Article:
Tuesday, June 30, 2015

On the coming persecution (iii)

From Francis Poulenc's famous opera Dialogues of the Carmelites:

Sister Constance: "Are there no men left to come to the aid of the country?"

Mother Superior: "When priests are lacking, martyrs are superabundant."

Monday, June 29, 2015

The new CCCP

From Title 28, United States Code, Section 455, sections (a) and (b):

(a) Any justice, judge, or magistrate judge of the United States shall disqualify himself in any proceeding in which his impartiality might reasonably be questioned.
(b) He shall also disqualify himself in the following circumstances:
   (1) Where he has a personal bias or prejudice concerning a party, or personal knowledge of disputed evidentiary facts concerning the proceeding;
   (2) Where in private practice he served as lawyer in the matter in controversy, or a lawyer with whom he previously practiced law served during such association as a lawyer concerning the matter, or the judge or such lawyer has been a material witness concerning it;
   (3) Where he has served in governmental employment and in such capacity participated as counsel, adviser or material witness concerning the proceeding or expressed an opinion concerning the merits of the particular case in controversy;
   (4) He knows that he, individually or as a fiduciary, or his spouse or minor child residing in his household, has a financial interest in the subject matter in controversy or in a party to the proceeding, or any other interest that could be substantially affected by the outcome of the proceeding;
   (5) He or his spouse, or a person within the third degree of relationship to either of them, or the spouse of such a person:
     (i) Is a party to the proceeding, or an officer, director, or trustee of a party;
     (ii) Is acting as a lawyer in the proceeding;
     (iii) Is known by the judge to have an interest that could be substantially affected by the outcome of the proceeding;
     (iv) Is to the judge’s knowledge likely to be a material witness in the proceeding.

By rule, sections (a) and (b) automatically disqualified Ginsberg and Kagan.  But at seven justices, a fair hearing would have been made.

The NFL prohibited a game official from working games where his son (now retired) participated.  On the same, note, an umpire would not be allowed to officiate his child's games.  And a parent's business partner isn't allowed to officiate that child's games either.  NASCAR barred Jeff Gordon from serving on the rookie panel in 2002 (a custom that the reigning champion serves on the rookie panel) because he had an interest in a rookie contender.  A similar rule would be in play of a Hendrick Motorsports Holden driver, or Kevin Harvick, wins the championship because Chase Elliott is a Hendrick driver (and Mr. Harvick has been an Xfinity teammate to Mr. Elliott on Dale Earnhardt Jr's team).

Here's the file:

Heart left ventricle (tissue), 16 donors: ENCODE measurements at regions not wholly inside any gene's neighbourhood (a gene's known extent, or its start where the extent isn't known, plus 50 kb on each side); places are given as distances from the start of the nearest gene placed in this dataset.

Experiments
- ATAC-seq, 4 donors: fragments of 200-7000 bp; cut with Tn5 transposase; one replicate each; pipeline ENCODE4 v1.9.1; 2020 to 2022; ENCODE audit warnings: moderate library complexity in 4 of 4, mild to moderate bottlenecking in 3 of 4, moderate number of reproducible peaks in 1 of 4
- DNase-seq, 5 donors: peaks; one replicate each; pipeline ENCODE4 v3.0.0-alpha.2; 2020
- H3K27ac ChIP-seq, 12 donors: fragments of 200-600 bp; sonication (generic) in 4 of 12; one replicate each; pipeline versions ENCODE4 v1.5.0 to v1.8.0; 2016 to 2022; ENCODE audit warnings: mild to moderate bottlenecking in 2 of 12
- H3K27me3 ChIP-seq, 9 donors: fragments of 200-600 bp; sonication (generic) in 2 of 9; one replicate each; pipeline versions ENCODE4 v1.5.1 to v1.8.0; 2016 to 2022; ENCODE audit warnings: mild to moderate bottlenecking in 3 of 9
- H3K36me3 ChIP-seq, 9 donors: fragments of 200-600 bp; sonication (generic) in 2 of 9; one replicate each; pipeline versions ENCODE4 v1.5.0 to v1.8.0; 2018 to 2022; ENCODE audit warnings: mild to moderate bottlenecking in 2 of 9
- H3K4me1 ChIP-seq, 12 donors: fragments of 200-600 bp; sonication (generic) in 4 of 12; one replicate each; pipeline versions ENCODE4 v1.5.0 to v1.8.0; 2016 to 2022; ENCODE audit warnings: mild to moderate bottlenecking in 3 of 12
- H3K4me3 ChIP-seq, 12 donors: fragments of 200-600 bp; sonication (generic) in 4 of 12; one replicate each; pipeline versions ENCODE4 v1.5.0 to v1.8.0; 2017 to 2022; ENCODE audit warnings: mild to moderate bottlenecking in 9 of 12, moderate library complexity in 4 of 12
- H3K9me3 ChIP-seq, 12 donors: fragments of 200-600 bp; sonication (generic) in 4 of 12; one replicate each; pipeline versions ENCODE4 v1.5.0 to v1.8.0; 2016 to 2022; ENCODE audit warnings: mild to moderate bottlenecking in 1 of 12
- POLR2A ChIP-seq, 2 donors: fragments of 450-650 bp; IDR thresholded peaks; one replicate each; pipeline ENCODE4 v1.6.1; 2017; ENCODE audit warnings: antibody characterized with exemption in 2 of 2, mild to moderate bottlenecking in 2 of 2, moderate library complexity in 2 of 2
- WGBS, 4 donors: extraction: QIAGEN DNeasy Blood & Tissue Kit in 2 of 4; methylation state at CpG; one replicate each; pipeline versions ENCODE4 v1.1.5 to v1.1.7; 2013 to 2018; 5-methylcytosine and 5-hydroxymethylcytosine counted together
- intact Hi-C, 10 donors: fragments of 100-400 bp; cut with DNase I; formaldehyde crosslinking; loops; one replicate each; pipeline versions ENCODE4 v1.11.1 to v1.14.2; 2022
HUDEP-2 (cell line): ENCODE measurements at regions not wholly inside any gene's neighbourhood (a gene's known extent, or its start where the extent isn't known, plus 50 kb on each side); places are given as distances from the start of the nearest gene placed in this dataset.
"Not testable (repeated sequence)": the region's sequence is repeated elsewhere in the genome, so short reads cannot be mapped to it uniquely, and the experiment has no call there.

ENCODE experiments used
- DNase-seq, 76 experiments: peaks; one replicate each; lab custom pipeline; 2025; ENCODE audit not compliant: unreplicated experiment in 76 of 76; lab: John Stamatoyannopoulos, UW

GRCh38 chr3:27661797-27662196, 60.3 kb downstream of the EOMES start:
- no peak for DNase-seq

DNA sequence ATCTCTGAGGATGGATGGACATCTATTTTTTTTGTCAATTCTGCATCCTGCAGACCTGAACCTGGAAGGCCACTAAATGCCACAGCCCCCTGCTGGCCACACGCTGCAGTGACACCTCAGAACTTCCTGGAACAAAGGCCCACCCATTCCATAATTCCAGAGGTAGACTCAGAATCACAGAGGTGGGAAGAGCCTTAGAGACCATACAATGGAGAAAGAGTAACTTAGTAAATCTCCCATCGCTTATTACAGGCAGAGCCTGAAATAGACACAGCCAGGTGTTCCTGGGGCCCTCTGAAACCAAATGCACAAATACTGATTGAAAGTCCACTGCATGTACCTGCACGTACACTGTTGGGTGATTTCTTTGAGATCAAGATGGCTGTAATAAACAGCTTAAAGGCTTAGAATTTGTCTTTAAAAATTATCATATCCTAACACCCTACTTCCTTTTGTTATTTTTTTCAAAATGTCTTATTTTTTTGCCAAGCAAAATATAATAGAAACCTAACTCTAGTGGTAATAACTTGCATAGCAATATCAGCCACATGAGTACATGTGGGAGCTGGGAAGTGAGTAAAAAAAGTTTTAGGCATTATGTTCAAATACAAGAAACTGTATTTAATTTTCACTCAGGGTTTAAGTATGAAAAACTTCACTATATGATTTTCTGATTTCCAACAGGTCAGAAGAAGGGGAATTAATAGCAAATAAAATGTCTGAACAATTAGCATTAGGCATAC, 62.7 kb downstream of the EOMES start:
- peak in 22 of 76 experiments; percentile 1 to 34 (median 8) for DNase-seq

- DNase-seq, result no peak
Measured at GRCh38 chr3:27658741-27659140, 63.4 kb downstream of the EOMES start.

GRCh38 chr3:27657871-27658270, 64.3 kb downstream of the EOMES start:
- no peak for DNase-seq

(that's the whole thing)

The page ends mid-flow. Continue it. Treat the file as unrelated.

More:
All of those situations are similar to the said regulations regarding judges that demanded a judicial disqualification of Sotomayor and Ginsberg.  Both judges publicly demanded marriage redefinition, one as the President's attorney (Solicitor General) and one publicly presided over a few illegal weddings.  That is grounds for disqualification.  The case redefining marriage should be overturned on this technicality.

But it never matters to the Left's arrogance.  They overturned thirty states and pushed urban values of the New York, Los Angeles, Chicago, San Francisco, and college towns on the rest of America.  The Founding Fathers knew the dangers of allowing large states to have total control over smaller states, resulting in the Great Compromise on the legislative front, overturned on the state level in 1964.  Note the South's protests against taxation by Calhoun and others that led to attempts at nullification, and the Civil War (which is now the target of a deconfederatisation push similar to 1946 Germany in the wake of Mother Emanuel, which was caused by a rogue nihilist).  Anthony Kennedy was a "Plan C" judge that Ronald Reagan did not nominate as much as Joseph Biden, Ted Kennedy, and Robert Byrd made the selection, since Senate leaders on the Judiciary Committee and the Majority Leader handily shot down President Reagan's choice for the seat, Robert Bork, with the most lopsided defeat in history.   A second judge withdrew over what we call today a violation of WADA standards, effectively giving the choice to liberal leaders.  The Obama, Biden, and Clinton judges together caused this mess that we are paying today with the loss of our freedoms and replacement of it by the new one of Sexual Freedom.

Antonin Scalia proved best stating, "The Supreme Court of the United States has descended from the disciplined legal reasoning of John Marshall and Joseph Story to the mystical aphorisms of the fortune cookie."  When majorities of over 60% nationally, and 75% in many states (Mississippi over 86%) are crushed by the judicial dictatorship overturning their Constitutions to push the outcome the Left demands, we have a totalitarian regime.

This is the Outcome-Based Education issue of the 1990's again.  Remember the controversy over "invented spelling"?  Whatever you feel is right is the only thing that counts.  And this was "invented lawmaking" -- whatever you feel is right again is the only thing that matters.  No standards matter.